As I've already highlighted with Twitter lots of educators find a lot of value in EdChats but very few appear to work at a school where every educator is on Twitter and participates in EdChats.

Now we all know that there's ineffective EdTech out there, but I'm going to jump over to the EdTech side of the fence and make a bold claim: 

The reason schools/colleges don't have the tech integration that they would like is because
Educators Don't Know How to Sell!

Yep you heard me! If my early discussions with my PLN is anything to go by, the content of this post may prove extremely valuable to educators. If this is the case, I find it quite amusing that the thing that is universally despised in EdTech - sales and sales people - might end up being key to tech integration. The Fox of EdTech is in the chicken coop and is ruffling feathers! Lol

Using Tech Integration to Improve the Culture
Principal: So what should I be doing?

Me: Do you not read my blog? Did you read my EdTech report? Everything I'm about to tell you is in there!

You take the 2 educators who are positive about blogging, and technology in general, and you give them free space to discuss their ideas... this is a very important point. I highlighted the impact this had in Professor Kathryn Kellogg's case study about changing the culture of junior doctors seeing 36+ hour shifts as a badge of honour: See "A Different Operating Procedure"

Culture: This is exactly the same as what Steve Jobs did with creating his "Why join the navy if you can be a pirate" counter-culture when his team was competing with the PC that the Apple Board had backed with Lisa PC Vs Apple2.

Steve Jobs was given his own office in a separate building and a small staff, partly to get him out of the way and to stop him from interfering with the Lisa development team.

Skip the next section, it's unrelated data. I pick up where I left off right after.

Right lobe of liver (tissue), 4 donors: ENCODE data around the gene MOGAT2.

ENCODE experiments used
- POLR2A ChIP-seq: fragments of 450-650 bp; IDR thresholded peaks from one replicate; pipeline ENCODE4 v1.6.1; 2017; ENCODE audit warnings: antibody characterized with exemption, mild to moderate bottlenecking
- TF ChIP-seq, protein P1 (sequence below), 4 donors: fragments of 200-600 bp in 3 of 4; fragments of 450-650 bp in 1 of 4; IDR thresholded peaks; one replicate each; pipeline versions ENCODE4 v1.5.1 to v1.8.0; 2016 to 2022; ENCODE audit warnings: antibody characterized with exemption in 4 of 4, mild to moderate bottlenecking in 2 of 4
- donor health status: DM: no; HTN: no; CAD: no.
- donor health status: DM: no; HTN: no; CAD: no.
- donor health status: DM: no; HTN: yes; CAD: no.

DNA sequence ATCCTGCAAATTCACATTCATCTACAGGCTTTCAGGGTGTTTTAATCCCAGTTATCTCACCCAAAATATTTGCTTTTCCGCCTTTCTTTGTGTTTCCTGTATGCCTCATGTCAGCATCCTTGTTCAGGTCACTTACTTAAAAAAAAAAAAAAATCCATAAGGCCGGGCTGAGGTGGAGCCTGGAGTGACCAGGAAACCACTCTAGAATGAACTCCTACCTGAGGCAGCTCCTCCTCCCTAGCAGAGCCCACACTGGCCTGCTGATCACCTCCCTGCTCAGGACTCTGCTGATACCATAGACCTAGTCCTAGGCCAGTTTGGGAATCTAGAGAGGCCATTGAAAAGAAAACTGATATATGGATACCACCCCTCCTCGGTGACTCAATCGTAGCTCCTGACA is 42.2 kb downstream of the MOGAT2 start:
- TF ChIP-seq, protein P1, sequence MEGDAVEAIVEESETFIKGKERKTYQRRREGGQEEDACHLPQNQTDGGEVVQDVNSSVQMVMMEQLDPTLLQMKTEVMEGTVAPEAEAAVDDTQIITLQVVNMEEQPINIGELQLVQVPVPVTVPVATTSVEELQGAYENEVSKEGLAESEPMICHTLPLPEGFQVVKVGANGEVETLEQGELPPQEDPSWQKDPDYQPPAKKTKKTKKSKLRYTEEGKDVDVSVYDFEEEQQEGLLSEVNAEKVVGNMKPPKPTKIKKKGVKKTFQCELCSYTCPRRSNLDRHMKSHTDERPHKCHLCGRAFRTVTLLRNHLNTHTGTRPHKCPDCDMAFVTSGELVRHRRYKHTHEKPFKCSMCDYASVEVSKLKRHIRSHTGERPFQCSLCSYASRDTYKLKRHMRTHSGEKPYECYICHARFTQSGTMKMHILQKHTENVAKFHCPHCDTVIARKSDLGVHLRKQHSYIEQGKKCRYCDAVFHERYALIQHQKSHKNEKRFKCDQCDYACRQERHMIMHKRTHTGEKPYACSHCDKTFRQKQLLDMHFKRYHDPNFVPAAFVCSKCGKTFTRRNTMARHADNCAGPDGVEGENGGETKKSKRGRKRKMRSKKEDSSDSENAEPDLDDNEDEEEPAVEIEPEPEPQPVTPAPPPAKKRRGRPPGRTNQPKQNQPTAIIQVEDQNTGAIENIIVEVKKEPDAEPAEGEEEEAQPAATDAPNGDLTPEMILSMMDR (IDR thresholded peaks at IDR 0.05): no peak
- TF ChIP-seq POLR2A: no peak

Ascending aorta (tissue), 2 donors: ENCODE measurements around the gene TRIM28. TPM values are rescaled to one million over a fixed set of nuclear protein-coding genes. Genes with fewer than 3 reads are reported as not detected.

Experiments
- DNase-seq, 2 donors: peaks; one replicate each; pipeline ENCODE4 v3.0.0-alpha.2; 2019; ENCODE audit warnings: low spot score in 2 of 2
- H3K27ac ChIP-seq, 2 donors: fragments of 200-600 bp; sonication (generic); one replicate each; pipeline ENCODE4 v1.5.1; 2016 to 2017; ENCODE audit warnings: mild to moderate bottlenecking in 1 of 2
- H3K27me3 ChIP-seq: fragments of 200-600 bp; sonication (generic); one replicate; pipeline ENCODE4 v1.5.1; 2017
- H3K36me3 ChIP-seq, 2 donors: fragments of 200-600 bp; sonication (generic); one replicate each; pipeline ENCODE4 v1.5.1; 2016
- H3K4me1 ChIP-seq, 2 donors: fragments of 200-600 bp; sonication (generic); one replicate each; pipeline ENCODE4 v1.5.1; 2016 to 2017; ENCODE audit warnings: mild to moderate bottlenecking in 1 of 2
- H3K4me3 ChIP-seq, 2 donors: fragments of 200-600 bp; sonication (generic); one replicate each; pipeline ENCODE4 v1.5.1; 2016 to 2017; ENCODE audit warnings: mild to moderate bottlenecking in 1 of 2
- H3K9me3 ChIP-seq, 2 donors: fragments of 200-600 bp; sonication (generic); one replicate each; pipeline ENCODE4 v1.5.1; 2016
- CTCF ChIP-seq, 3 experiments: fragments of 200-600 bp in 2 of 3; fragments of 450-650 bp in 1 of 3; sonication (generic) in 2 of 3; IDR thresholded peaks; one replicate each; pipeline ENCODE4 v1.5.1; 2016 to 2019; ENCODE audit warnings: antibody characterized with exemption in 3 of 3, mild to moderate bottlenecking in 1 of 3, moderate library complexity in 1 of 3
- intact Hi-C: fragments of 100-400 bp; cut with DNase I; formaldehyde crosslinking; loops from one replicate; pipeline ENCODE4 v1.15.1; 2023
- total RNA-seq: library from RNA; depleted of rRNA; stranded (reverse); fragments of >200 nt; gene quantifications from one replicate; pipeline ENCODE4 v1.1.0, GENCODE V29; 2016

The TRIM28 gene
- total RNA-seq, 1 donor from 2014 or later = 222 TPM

Technology: As people saw how much progress (and fun) the pirates were having people slowly, but surely defected...this might be seen as the tech enthusiasts/visionaries influencing the "Early Majority" to "Cross the Chasm" 

Combination: This poaching of staff drove the establishment (The Apple Board) mad, but this counter-culture also helped to energize people who were fed up and disagreed with senior managers leadership and/or who felt the culture wasn't great... Oh and the Apple 2 ended up saving the company as the Lisa PC was a flop.

A great orchestra is not composed of great musicians but of adequate ones who produce at their peak. When a new conductor is hired to turn around an orchestra that has suffered years of drift and neglect, he cannot, as a rule, fire any but a few of the sloppiest or most superannuated players. He also cannot hire many new orchestra members. He has to make productive what he has inherited. The successful conductors do this by working with individual orchestra members and with groups of instrumentalists. The conductors employee relations are a given; the players are nearly unchangeable. So it is the conductors’ people skills that make the difference. Peter Drucker

A Cunning Plan?
Principal: So how do I identify these early adopters?

Me: Well with this particular project you've already got the 2 members of staff who are keen to explore blogging... Start with them... Have them try blogging first and explore the benefits etc for a few months... Give them some time in your office every 1-2 weeks to discuss their ideas... As word gets out and people read the posts and see the positive results and feedback, the next group (The early majority) will start to take an interest, your two bloggers should invite them to the tech meetings

In these meetings the early adopters can discuss anything and everything about tech ideas, you might want to use IBM Founder Tom Watson's format with assessing ideas;

1st Meeting Format: Here's the challenge we're trying to solve... Let's hear your ideas. Nothing gets ridiculed, there may be the kernel of a good idea in the stupidest suggestion. People develop these ideas for the next meeting

2nd Meeting Format: Is a roast, these ideas gets explored from every possible angle to assess what could go wrong and how to fix any potential challenges.

After these meetings you should have a good idea of how to progress with the implementation of the schools tech needs.

What Would Google Do? Control Supply and Demand!
Principal: What, so I ramp up innovation? But my staff says that I'm trying to do too much?

Me: Yes you ramp it up! But you do it in the right way. The reason they're complaining is because you're doing it wrong... Have you read my EdTech report?

Technology: Your early adopters are the only ones who are given the opportunity to test the new idea. They are tech savvy so they will provide the best assessment regarding its value.

Culture: In addition, this strategy does something more than this... It creates optimal distinctiveness (See What's the Difference between the Cinderella of Edu & Stanford). By the way these ideas are not the ideas of some random EdTech sales guy, these are the practices of Google, Apple and Microsoft.